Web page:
In this paper, we investigate defects using luminescence confocal microscopy. This technique offers the advantage of making high resolution spatial mapping of surfaces, providing the luminescence spectrum of each measurement point. This technique is used on different samples: laser damage sites and indentations realized on polished fused silica samples, as well as loose abrasive lapped samples. The goal of this work is to obtain luminescence surface mappings and spectra at the same time on each sample.
In Section 2, the sample preparation methods are detailed; then we describe the equipment used for luminescence confocal microscopy and the calibration method used to correct the spectra from the equipment. Section 3 is devoted to the luminescence mappings that we obtained, the results are discussed in Sec.4, and conclusions are drawn in Sec.5.
2. Experimental arrangement
2.1 Sample preparation methods
Experiments were conducted on 50 mm diameter; 5 mm thick high purity super polished fused silica samples. Samples were polished with a process ensuring a low cerium content in the fused silica interface . Before measurements, all the samples were thoroughly cleaned in order to prevent any external pollution on studied surfaces and surface flaws, which could interact with the excitation radiation. The sample cleaning was made using a basic soap based bath followed by an acid bath solution in ultrasonic baths under laminar flux. Drying of samples was performed by lift-off technique, i.e. slowly lifting the sample from the last bath to avoid any drying traces on the surfaces. Then, they were stored in sealed cleaned boxes. Before each measurement, an additional drag-wipe of the surface was performed using ultrapure ethanol.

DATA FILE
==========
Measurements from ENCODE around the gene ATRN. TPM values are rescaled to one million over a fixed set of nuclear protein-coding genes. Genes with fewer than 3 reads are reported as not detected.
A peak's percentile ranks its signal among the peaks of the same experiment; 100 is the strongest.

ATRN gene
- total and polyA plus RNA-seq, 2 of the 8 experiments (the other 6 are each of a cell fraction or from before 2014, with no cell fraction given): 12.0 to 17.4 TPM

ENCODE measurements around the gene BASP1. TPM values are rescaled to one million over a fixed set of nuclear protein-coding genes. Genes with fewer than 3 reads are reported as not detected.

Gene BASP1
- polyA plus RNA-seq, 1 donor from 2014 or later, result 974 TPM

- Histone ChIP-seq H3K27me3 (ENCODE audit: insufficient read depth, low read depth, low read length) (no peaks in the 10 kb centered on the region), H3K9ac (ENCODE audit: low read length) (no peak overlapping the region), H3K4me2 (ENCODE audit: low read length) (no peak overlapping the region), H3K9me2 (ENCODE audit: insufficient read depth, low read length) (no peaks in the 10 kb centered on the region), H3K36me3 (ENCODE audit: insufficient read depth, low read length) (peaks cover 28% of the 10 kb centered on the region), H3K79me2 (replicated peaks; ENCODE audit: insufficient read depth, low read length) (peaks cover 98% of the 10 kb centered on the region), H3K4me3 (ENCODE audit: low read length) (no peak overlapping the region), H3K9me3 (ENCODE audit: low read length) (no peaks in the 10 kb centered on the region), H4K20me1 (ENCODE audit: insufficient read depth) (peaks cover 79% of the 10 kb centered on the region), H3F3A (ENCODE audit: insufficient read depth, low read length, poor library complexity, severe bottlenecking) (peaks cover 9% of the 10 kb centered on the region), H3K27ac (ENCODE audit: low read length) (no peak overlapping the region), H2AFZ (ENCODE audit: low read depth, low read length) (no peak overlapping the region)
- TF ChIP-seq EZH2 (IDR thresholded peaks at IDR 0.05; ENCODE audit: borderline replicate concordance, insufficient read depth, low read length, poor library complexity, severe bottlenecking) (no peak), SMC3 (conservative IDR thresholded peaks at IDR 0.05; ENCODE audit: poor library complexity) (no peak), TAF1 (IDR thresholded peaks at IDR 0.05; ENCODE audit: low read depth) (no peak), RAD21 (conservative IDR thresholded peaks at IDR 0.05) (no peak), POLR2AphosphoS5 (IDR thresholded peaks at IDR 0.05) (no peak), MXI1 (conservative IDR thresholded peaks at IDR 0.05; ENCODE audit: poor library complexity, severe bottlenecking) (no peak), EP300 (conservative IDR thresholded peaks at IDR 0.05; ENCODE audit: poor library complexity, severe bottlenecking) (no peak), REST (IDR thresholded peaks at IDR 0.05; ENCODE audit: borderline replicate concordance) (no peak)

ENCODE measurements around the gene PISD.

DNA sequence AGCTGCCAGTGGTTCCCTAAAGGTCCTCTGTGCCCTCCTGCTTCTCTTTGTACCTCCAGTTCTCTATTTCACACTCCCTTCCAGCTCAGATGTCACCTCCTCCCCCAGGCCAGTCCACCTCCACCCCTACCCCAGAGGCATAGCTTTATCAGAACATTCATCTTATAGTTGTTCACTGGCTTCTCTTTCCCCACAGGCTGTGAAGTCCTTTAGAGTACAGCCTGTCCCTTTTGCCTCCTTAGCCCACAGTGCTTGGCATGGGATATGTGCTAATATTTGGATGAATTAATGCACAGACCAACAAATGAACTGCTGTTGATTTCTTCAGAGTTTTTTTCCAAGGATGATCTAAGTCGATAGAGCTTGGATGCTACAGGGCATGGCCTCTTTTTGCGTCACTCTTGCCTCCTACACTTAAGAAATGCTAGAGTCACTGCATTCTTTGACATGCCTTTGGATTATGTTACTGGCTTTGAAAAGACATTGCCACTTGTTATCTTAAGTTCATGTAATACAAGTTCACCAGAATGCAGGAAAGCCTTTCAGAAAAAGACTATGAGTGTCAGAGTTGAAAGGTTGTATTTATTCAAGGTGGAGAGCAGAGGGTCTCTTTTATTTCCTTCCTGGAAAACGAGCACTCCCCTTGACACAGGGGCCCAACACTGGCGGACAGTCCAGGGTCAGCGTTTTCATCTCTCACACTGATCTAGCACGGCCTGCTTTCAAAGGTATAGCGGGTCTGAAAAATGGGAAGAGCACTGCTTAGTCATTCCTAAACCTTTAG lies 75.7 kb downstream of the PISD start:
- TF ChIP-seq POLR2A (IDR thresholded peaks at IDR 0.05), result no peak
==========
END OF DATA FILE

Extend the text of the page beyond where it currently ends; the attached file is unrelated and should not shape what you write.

Indentations were made with a spheroconical diamond tip of 20 µm diameter (Nanoindenter NanoTest NT-600, manufactured by Micro Materials Ltd, Wrexham, Great Britain). The applied load is 1.5 N, the loading rate (until the final load) is 2000 mN/s, and the maximum load is maintained during 60 s.
Laser damage was created using a Nd:YAG laser, at a 351 nm (3.53 eV) wavelength with pulse duration of 2.5 ns, and a 6 mm beam diameter. For each damage site, we used a multi-shot technique (one to seven shots per site) in order to obtain different sizes of damage.
2.2 Photo-luminescence confocal microscopy
Photoluminescence spectra were carried out on a LABRAM HR-800 spectrometer, a high resolution Raman spectrometer with luminescence confocal microscopy capabilities (Fig. 1 ).